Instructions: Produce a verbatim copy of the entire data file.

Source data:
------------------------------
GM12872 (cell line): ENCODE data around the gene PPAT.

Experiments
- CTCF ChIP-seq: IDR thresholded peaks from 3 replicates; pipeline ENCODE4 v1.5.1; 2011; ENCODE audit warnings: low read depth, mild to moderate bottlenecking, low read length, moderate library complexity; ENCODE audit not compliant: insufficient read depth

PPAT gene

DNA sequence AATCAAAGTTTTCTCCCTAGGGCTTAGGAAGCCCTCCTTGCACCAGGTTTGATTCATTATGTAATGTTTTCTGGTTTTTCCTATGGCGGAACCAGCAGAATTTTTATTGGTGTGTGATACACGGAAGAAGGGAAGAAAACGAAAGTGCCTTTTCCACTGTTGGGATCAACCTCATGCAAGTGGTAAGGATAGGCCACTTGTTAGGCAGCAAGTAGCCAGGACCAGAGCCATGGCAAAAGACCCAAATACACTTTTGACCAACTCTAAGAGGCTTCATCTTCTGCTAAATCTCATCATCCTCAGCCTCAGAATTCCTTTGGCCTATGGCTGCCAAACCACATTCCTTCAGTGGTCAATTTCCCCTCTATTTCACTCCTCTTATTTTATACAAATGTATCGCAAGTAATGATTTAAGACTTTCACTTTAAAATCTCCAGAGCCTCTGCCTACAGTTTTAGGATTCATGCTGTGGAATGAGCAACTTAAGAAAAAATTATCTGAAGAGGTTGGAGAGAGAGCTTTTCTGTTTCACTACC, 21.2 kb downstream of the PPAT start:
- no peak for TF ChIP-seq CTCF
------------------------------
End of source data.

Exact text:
GM12872 (cell line): ENCODE data around the gene PPAT.

Experiments
- CTCF ChIP-seq: IDR thresholded peaks from 3 replicates; pipeline ENCODE4 v1.5.1; 2011; ENCODE audit warnings: low read depth, mild to moderate bottlenecking, low read length, moderate library complexity; ENCODE audit not compliant: insufficient read depth

PPAT gene

DNA sequence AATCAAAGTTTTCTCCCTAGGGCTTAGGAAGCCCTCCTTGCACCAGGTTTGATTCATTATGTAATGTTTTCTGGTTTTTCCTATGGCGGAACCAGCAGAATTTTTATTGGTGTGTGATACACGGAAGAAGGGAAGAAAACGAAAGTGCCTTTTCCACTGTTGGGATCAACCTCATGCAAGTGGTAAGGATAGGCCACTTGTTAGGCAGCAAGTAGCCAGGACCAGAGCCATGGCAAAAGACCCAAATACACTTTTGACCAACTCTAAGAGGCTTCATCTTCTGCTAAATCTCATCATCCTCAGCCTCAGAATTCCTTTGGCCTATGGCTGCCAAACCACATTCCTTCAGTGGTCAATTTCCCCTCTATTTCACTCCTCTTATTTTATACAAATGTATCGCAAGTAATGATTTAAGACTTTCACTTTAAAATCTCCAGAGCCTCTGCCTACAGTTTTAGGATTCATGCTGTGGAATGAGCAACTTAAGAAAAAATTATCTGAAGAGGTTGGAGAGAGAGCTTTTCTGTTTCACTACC, 21.2 kb downstream of the PPAT start:
- no peak for TF ChIP-seq CTCF